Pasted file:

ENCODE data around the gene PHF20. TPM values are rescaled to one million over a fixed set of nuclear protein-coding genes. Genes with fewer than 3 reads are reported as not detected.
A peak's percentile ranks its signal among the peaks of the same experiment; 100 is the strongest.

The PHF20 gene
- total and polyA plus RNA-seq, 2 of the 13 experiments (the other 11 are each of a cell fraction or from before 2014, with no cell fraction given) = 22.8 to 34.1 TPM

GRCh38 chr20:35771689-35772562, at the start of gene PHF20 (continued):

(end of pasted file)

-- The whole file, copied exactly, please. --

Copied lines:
ENCODE data around the gene PHF20. TPM values are rescaled to one million over a fixed set of nuclear protein-coding genes. Genes with fewer than 3 reads are reported as not detected.
A peak's percentile ranks its signal among the peaks of the same experiment; 100 is the strongest.

The PHF20 gene
- total and polyA plus RNA-seq, 2 of the 13 experiments (the other 11 are each of a cell fraction or from before 2014, with no cell fraction given) = 22.8 to 34.1 TPM

GRCh38 chr20:35771689-35772562, at the start of gene PHF20 (continued):